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The ACT (American College Testing) test motivates students to perform to their best ability. Test scores reflect what students have learned throughout high school and provide colleges and universities with excellent information for recruiting, advising, placement, and retention.
It is an entrance exam used by most colleges and universities to make admissions decisions. It is a multiple-choice, pencil-and-paper test administered by ACT, Inc.
The purpose of the ACT:
The purpose of the ACT test is to measure a high school student’s readiness for college, and provide colleges with one common data point that can be used to compare all applicants. College admissions officers will review standardized test scores alongside your high school GPA, the classes you took in high school, letters of recommendation from teachers or mentors, extracurricular activities, admissions interviews, and personal essays. How important ACT scores are in the college application process varies from school to school.
Who Typically Takes the ACT ?
The ACT test is designed for the 10th, 11th, and/or 12th grade levels to provide schools and districts with the data necessary to position students for success after high school.
There are four ACT sections:
The ACT English test puts an examinee in the position of a writer who makes decisions to revise and edit a text. Short texts and essays in different genres provide a variety of rhetorical situations. Passages are chosen for their appropriateness in assessing writing and language skills and to reflect students’ interests and experiences.
The ACT mathematics test assesses the skills students typically acquire in courses taken through grade 11. The material covered on the test emphasizes the major content areas that are prerequisites to successful performance in entry-level courses in college mathematics. Knowledge of basic formulas and computational skills are assumed as background for the problems, but recall of complex formulas and extensive computation are not required.
The ACT reading test measures the ability to read closely, reason logically about texts using evidence, and integrate information from multiple sources. The test questions focus on the mutually supportive skills that readers must bring to bear in studying written materials across a range of subject areas. Specifically, questions will ask you to determine main ideas; locate and interpret significant details; understand sequences of events; make comparisons; comprehend cause-effect relationships; determine the meaning of context-dependent words, phrases, and statements; draw generalizations; analyze the author’s or narrator’s voice and method; analyze claims and evidence in arguments; and integrate information from multiple texts.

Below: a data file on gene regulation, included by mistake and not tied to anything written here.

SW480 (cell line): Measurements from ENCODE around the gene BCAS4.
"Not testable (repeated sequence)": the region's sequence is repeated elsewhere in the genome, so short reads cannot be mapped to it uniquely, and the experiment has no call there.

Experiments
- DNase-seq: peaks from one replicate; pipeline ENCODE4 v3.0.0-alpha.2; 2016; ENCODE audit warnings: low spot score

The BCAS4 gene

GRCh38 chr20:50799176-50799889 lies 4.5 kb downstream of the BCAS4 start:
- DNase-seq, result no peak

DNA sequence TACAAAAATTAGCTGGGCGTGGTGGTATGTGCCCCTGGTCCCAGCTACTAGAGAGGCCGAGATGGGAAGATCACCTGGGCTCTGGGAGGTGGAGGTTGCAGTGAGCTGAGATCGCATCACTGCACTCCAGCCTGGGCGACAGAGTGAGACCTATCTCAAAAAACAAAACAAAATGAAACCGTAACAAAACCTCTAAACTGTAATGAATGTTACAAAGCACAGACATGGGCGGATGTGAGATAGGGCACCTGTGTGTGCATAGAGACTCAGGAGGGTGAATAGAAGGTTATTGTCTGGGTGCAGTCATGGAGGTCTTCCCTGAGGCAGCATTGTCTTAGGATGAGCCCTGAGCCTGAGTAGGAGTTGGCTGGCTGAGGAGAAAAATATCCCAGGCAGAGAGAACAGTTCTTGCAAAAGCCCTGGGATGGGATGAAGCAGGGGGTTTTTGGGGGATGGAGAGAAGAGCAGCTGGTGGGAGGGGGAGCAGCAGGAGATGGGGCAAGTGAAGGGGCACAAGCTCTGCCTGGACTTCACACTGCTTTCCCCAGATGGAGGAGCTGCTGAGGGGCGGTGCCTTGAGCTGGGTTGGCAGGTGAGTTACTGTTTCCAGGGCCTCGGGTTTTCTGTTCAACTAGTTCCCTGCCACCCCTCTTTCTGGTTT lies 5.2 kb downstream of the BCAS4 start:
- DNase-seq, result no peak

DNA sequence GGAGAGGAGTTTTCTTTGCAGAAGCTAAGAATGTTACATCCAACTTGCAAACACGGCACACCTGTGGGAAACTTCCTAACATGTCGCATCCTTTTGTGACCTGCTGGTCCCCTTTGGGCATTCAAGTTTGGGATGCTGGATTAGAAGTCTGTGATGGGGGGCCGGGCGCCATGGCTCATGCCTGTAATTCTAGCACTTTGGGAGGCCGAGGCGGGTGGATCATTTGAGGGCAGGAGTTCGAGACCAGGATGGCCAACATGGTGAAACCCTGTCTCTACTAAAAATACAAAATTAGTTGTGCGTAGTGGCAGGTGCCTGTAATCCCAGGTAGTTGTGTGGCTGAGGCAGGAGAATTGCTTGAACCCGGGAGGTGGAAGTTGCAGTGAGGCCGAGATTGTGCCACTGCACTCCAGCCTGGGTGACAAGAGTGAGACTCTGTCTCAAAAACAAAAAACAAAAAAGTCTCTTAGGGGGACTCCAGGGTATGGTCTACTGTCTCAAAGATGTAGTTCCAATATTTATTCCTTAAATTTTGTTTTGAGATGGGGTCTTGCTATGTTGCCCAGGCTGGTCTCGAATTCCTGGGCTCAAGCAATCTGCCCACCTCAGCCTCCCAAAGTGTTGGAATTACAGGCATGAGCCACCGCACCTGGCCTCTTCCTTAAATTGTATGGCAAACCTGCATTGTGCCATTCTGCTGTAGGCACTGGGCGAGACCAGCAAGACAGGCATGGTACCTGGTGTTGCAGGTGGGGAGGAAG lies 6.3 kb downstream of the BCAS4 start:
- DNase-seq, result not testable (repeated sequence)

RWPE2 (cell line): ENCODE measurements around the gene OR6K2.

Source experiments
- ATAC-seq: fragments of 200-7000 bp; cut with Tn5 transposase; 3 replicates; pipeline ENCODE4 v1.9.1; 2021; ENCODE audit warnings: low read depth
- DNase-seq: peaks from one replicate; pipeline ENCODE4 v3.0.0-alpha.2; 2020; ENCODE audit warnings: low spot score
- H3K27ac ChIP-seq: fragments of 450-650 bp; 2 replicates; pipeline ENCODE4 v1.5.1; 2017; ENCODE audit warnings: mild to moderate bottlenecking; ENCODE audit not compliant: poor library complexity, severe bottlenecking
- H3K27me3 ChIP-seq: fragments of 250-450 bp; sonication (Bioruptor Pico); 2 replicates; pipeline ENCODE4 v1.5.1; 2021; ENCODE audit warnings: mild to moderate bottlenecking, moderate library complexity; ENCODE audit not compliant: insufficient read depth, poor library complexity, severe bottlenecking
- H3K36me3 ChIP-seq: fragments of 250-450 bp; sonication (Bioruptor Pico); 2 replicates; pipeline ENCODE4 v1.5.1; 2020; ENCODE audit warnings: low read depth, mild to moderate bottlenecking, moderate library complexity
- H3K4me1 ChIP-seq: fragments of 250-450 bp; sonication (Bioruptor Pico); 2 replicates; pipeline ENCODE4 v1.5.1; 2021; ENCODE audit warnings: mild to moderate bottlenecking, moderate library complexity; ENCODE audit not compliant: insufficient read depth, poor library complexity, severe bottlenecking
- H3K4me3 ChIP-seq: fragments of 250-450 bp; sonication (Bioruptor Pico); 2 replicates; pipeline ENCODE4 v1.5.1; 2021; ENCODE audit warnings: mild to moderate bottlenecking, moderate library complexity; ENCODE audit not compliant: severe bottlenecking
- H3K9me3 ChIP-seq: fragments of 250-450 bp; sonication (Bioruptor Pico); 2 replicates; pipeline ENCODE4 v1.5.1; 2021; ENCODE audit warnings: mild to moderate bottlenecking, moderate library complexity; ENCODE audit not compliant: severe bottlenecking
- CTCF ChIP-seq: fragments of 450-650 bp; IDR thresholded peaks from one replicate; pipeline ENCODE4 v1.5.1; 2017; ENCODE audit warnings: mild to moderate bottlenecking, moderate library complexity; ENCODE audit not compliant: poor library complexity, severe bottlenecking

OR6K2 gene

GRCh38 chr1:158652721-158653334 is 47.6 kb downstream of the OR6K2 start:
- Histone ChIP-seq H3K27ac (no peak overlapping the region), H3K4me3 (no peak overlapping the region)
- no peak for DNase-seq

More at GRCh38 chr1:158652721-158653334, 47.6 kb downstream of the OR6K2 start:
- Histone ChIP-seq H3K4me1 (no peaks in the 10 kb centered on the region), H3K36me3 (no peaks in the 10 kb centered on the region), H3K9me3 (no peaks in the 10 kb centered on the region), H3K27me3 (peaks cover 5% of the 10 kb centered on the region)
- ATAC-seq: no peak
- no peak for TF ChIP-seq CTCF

The ACT science test measures the interpretation, analysis, evaluation, reasoning, and problem-solving skills required in the natural sciences. The test presents several authentic scientific scenarios, each followed by a number of multiple-choice test questions. The content of the test includes biology, chemistry, Earth/space sciences (e.g., geology, astronomy, and meteorology), and physics. The questions require you to recognize and understand the basic features of, and concepts related to, the provided information; to examine critically the relationship between the information provided and the conclusions drawn or hypotheses developed; and to generalize from given information to gain new information, draw conclusions, or make predictions.
The optional ACT writing test is an essay test that measures writing skills taught in high school English classes and entry level college composition courses. The test consists of one writing prompt that describes a complex issue and provides three different perspectives on the issue. You are asked to read the prompt and write an essay in which you develop your own perspective on the issue. Your essay must analyze the relationship between your own perspective and one or more other perspectives. You may adopt one of the perspectives given in the prompt as your own, or you may introduce one that is completely different from those given.
When should you take the ACT?
Most high school students take the ACT, SAT, or both during the spring of their junior year or fall of their senior year. It’s important to leave time to re-take the test if you need to raise your score before you apply to college.
The ACT exam is offered nationally every year in September, October, December, February, April, June, and July. View all upcoming ACT test dates.
How long is the ACT?
The ACT is 2 hours and 55 minutes long. If you choose to take the ACT with Essay, the test will be 3 hours and 35 minutes long.
How to register for the ACT?
Registration deadlines fall approximately five weeks before each ACT test date. You can get registration materials from your school counselor, or you can register online on the ACT website.
- Writing and preparing academic topics
- Curriculum Vitae (CV)
- letter of intent
- Research proposals
- Personal Statement
- Recommendation letter
in addition to full application for scholarships and university admissions).
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